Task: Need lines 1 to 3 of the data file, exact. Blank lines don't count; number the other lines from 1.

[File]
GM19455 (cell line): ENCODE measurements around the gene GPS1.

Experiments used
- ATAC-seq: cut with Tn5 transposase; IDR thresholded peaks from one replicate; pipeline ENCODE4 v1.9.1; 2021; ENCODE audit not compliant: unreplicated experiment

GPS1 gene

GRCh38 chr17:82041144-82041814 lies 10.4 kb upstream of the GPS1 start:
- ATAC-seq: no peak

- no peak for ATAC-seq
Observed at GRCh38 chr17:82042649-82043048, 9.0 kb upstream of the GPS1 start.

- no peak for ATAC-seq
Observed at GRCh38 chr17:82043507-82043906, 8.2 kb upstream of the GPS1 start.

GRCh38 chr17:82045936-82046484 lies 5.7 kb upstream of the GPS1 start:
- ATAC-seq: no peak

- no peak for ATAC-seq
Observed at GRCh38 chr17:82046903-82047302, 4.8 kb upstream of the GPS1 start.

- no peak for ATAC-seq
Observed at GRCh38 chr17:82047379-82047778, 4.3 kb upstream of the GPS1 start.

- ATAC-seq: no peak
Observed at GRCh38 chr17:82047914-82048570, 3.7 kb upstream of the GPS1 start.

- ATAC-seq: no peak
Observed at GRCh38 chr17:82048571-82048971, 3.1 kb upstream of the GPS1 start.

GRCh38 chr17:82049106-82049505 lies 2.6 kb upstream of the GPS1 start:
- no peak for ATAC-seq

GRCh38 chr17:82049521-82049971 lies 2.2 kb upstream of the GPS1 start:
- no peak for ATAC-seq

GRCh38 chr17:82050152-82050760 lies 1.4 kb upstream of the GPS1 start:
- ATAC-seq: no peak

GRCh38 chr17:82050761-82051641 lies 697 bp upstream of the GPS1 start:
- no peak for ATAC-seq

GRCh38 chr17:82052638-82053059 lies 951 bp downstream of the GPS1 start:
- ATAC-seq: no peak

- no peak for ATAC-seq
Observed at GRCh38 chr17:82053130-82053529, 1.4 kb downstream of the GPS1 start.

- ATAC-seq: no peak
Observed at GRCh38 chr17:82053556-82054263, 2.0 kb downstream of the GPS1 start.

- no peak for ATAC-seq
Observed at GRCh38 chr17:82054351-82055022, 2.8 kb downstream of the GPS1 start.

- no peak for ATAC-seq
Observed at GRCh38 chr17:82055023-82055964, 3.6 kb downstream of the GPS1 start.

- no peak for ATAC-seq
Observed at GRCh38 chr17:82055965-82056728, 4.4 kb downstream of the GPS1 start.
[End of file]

GM19455 (cell line): ENCODE measurements around the gene GPS1.

Experiments used
- ATAC-seq: cut with Tn5 transposase; IDR thresholded peaks from one replicate; pipeline ENCODE4 v1.9.1; 2021; ENCODE audit not compliant: unreplicated experiment